A weekly homily podcast from Bishop Robert Barron, produced by Word on Fire Catholic Ministries. More
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To the Father, through the Son, in the Spirit
Friends, today we come to Trinity Sunday, which has been called “the preacher’s nightmare.” But as you probably know from previous sermons of mine, I don’t agree with that at all. I think every Sunday is Trinity Sunday. The Trinity names what is most fundamental and basic in our whole theology and spirituality, and we should rejoice in talking about it! Today, let’s look at the Trinity through three lenses: the words of Scripture, an analogy from St. Augustine, and the viscerally real “so what” of salvation.
Surrender to the Spirit
Friends, we come to the great Feast of Pentecost—the feast, par excellence, of the Holy Spirit. A critique of the Western Church is that we don’t speak sufficiently of the third person of the Trinity, and there might be some truth to that. I’d like to follow Vatican II in trying to bring the Holy Spirit very much into the forefront. Our readings today show us the great power of the Spirit—a power that unleashes great saints, fiery speech, and a liberating unity. Surrender your life over to the Holy Spirit, and—trust me—you will tap into this source of power to change things for the better.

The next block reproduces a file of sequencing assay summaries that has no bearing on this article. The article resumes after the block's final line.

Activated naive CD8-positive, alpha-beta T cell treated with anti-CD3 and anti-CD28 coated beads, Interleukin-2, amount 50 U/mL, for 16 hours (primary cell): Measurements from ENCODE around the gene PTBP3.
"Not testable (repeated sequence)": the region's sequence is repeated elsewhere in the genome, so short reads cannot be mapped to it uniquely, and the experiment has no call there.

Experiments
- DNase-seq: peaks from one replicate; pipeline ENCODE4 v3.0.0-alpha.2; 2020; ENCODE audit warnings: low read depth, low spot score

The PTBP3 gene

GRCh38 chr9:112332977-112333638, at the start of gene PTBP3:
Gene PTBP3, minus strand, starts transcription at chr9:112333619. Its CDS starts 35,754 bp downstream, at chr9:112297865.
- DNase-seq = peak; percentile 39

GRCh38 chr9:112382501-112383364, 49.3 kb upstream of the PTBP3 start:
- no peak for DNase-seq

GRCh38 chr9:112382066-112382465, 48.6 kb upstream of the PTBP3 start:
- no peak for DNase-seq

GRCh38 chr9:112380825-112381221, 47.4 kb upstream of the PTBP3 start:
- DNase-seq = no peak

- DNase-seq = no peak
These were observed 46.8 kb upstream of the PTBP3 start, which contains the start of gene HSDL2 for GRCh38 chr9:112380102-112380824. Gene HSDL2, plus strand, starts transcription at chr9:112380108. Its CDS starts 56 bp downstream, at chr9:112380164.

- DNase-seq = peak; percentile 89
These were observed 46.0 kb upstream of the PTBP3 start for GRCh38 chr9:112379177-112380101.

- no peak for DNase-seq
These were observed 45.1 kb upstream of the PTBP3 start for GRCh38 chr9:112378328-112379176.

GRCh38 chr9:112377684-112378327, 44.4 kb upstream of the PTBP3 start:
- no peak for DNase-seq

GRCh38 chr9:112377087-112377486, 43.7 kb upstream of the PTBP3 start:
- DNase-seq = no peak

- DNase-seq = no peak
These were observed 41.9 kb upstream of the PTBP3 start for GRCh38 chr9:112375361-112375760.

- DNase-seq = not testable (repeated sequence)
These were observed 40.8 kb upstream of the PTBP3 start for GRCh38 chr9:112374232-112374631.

Why Did Jesus Ascend to Heaven?
Friends, right at the end of the Easter season and in anticipation of Pentecost, we come to the great Feast of the Ascension of the Lord. We should do a theological reflection on this feast—how we should and shouldn’t understand the Ascension, and what it means for Christ’s work in the world—because it is key to understanding the dynamics of the Christian life.
What Are the Signs of the Holy Spirit?
Friends, on this Sixth Sunday of Easter, the Church gives us a kind of foretaste of Pentecost. In all three readings, we hear descriptions of the work of the Holy Spirit—the animating principle of the Mystical Body. What are the signs that the Holy Spirit is at work? Let’s look at five of them.
Be a Holy Priesthood
Friends, there is an enormously important line in our first reading today that we might just pass over: “The number of the disciples in Jerusalem increased greatly; even a large group of priests were becoming obedient to the faith.” Priests were so important in Jewish religious life, and these priests knew that Jesus was the fulfillment of the whole tradition of temple sacrifice. We, all the baptized, do not just admire Christ’s supreme priesthood from afar; we participate in it.